The new OGL license required publishers to register their products, demanded royaties from larger publishers, and enabled Wizards to revoke the new agreement. Wizards surely knew such a move would meet resistance from the D&D community, but they made some allowances to minimize criticism.
- The new OGL introduced some high-minded changes such as rules that prohibited material that is “blatantly racist, sexist, homophobic, trans-phobic, bigoted or otherwise discriminatory.” Wizards undoubtedly supported such additions, but they also gave the company a way to claim that the new agreement came from noble goals. In a FAQ, Wizards states, “OGL wasn’t intended to fund major competitors and it wasn’t intended to allow people to make D&D apps, videos, or anything other than printed (or printable) materials for use while gaming. We are updating the OGL in part to make that very clear.”
- The new OGL only demanded royalties from the few companies who grossed more than $750,000 on D&D-comparable products. Wizards probably hoped that this would leave the vast number of D&D creators with no cause for complaint. That proved a miscalculation, perhaps because most D&D creators eyeing a million-dollar Kickstarter think, someday that could be my project.
- The high-royalty rates in the new OGL only represented an opening offer in a negotiation. In late 2022 Wizards gathered about 20 third-party creators to outline the new OGL and to offer 15% royalty rate rather than 25% to publishers willing to sign a separate agreement. For growing companies, the OGL promised, “If You appear to have achieved great success…from producing OGL: Commercial content, We may reach out to You for a more custom (and mutually beneficial) licensing arrangement.”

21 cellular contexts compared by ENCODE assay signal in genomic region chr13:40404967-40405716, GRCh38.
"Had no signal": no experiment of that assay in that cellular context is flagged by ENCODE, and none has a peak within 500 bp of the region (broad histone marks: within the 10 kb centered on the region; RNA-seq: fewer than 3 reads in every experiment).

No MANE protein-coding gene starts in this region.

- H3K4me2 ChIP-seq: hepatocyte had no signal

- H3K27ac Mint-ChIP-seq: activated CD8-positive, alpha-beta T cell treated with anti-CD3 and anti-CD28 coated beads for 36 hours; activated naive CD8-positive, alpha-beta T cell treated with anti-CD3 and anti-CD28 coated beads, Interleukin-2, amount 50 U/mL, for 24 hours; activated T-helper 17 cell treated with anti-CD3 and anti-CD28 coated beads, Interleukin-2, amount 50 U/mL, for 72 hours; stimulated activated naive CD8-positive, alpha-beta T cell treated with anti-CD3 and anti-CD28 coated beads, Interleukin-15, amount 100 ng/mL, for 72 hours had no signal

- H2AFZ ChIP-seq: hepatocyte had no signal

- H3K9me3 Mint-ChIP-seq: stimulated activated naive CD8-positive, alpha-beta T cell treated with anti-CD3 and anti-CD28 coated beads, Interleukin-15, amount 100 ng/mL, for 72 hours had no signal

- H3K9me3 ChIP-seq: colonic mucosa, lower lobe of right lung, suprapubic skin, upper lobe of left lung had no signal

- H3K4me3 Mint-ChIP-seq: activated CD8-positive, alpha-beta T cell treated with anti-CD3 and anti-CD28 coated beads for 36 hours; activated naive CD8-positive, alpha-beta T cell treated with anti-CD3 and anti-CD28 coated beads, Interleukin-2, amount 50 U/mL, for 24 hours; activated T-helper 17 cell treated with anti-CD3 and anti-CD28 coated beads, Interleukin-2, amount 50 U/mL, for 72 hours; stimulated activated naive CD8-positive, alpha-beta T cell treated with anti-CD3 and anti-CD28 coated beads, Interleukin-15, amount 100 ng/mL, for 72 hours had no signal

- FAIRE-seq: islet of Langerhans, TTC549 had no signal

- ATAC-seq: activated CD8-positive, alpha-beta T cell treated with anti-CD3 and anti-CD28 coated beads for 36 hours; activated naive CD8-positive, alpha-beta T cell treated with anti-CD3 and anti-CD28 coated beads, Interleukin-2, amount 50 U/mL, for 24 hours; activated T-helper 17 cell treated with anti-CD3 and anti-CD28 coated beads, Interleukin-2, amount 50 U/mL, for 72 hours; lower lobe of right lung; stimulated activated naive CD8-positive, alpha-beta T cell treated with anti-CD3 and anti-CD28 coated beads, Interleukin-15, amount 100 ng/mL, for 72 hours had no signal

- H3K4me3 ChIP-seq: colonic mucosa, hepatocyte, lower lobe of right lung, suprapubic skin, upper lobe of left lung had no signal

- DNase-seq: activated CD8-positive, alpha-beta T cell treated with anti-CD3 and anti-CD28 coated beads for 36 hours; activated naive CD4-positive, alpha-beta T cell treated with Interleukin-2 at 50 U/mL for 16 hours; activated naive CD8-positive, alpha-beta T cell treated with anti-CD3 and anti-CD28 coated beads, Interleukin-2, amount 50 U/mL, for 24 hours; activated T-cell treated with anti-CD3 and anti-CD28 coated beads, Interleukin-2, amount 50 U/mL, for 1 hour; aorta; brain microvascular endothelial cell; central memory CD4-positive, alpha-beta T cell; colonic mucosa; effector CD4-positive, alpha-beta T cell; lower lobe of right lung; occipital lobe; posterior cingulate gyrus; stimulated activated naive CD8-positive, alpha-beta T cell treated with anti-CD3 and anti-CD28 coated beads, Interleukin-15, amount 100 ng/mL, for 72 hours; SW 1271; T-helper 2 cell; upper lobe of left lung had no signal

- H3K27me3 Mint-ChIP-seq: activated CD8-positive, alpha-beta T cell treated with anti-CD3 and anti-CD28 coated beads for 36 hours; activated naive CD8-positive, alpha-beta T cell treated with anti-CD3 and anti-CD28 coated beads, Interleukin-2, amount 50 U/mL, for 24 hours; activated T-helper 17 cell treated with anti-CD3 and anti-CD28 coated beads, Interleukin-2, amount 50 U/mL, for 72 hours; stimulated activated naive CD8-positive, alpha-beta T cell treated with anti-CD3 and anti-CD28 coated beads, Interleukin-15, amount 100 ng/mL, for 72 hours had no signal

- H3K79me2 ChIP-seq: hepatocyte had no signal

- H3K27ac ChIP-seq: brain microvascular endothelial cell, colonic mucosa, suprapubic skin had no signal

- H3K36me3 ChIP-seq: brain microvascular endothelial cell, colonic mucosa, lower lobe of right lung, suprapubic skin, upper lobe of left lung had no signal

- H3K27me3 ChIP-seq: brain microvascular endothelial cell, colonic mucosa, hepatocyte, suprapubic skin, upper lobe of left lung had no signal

Likely Wizards executives hoped big publishers would come to terms before the new OGL became public, smaller publisher and fans would consider themselves unaffected by the OGL, and any lingering objections would be forgotten. They miscalculated. A draft of the new OGL leaked, igniting a firestorm of criticism.
For eight days, Wizard’s avoided commenting on the leak. According to insiders, the company’s managers saw fans as overreacting and calculated that in a few months everyone would forget the uproar. The company drafted a FAQ they hoped would soothe fans and help speed acceptance.
Meanwhile, many of the biggest OGL publishers announced plans to drop the OGL or to introduce their own gaming licenses for their product. A fan-led campaign to send a clear message to Wizards by canceling D&D Beyond subscriptions went viral. So many gamers went to the site to stop payments that the traffic temporary shutdown the page. The story reached mainstream news.
Wizards of the Coast got the message. They scrambled to make accommodations, first by promising to remove the most onerous provisions from the new license, and then by committing to keep the existing OGL. Ultimately, Wizards put the Systems Reference Document for D&D 5.1 into the Creative Commons using a perpetual, irrevocable open license agreement outside the company’s control.
Next: Number 2.